LensTip.com

Lens review

Sony DT 50 mm f/1.8 SAM

20 May 2009
Arkadiusz Olech

3. Build quality

Let’s start with dimensions. Sony DT 50mm f/1.8 SAM is a lens designed for a small APS-C/DX sensor, so you could expect it to be smaller than its full-frame competitors. Let’s have a look at the picture below, then, where the tested lens is standing between Nikkor 1.8/50, Sony 1.4/50 and Canon 1.8/50.

Sony DT 50 mm f/1.8 SAM - Build quality


What’s interesting, the lens appears to be the largest in the field. It’s more comparable to Canon, slightly bigger than Nikkor and, what’s more, noticeable bigger than the full-frame Sony 1.4/50 with better light-gathering power. Larger dimensions are partly the effect of a built-in SAM motor. Non-accidentally the smallest in the field are the lenses without the motor, i.e. Nikkor and Sony 1.4/50.


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Full comparison of the new Sony lens and its rivals is presented in the following table. From it we can see that DT 50mm f/1.8 SAM is very similar to other lenses in its class. It gives us more than its rivals do, though. In its case the minimum distance from which an image is sharp equals 34 cm, while in the competitors’ it is 45cm.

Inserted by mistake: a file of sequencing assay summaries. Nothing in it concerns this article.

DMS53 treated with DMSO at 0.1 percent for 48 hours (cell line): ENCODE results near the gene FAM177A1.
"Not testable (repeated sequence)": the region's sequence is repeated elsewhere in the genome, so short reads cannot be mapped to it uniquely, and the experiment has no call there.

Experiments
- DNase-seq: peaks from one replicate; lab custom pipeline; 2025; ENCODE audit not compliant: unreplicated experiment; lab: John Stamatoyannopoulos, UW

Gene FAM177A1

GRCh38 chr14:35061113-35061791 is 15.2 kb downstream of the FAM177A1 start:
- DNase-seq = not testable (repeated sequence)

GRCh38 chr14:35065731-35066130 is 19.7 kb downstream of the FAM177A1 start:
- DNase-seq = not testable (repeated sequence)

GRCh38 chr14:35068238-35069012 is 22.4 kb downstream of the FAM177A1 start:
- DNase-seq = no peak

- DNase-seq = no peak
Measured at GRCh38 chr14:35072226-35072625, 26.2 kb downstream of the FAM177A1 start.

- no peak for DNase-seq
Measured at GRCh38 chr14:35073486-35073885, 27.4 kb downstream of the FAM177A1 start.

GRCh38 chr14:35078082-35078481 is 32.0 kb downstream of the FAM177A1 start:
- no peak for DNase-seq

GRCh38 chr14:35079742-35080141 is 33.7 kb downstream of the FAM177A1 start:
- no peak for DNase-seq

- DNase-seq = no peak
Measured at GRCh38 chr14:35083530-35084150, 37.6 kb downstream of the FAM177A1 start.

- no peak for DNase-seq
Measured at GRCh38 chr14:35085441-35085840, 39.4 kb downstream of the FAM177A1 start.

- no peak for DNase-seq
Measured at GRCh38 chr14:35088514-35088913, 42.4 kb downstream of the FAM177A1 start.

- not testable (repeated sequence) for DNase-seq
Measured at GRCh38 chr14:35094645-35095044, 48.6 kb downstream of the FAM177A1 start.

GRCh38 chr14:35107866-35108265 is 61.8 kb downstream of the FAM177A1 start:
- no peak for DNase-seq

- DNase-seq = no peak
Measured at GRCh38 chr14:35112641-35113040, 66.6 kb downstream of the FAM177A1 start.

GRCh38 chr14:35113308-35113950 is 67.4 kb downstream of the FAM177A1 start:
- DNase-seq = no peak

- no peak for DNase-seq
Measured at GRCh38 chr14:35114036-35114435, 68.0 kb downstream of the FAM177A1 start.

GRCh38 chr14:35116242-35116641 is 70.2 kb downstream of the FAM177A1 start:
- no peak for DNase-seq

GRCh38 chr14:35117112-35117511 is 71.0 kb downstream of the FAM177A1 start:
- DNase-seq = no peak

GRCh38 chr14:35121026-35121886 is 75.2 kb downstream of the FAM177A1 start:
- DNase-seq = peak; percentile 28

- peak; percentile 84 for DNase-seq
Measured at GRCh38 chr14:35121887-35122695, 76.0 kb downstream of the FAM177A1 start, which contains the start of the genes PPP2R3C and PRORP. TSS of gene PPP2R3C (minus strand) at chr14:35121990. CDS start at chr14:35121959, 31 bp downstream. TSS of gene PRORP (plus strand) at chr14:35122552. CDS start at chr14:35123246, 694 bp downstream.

Let’s discuss the build of the lens now. In this price class you economize on everything, so it’s nothing strange that we have to deal with all-embracing plastic. The whole body, including the bayonet, is made of plastic. It’s not different with Canon 1.8/50 II and only Nikkor 1.8/50 surprises us giving a metal bayonet.

Sony DT 50 mm f/1.8 SAM - Build quality


Behind the plastic bayonet we find smooth body with the name of the lens and on the left side an AF/MF switch. Farther we find thin, silver ring giving the lens some charm, and a ring for manual focusing, on which there’s a distance scale expressed in feet and meters. The ring is not ribbed and too loose for our taste, so operating it doesn’t allow finessed moves. A similar situation occurred with Nikkor, and Canon performs the worst here, having practically useless focusing ring with no distance scale at all.

Focusing makes all the elements inside move together, without changing their reciprocal position. Additionally, it doesn’t force the front element of 49mm diameter to rotate, allowing trouble-free work with all kinds of filters.

As far as the optical construction is concerned, we have 6 elements in 5 groups. The exact same numbers we find in Canon and Nikkor, and in Minolta 1.7/50. Inside the lens there are also 7 diaphragm blades to form the minimal aperture of f/22. And, to be exact, not f/22 but somewhere around f/19. To become convinced it’s enough to take one picture with f/16 at a given exposure time, and then set to f/22 and take another picture with twice the exposure time, to find that it’s brighter than the one of f/16 aperture. In addition, higher MTF50 value in resolution test proves this effect as well, being simply too high for f/22. Fortunately, taking pictures with f/16-22 aperture is rare enough not to bother your mind with this fact.

Sony DT 50 mm f/1.8 SAM - Build quality


As we said earlier, in this price class you economize on everything, so it’s not surprising that we only get both caps in the set.

Sony DT 50 mm f/1.8 SAM - Build quality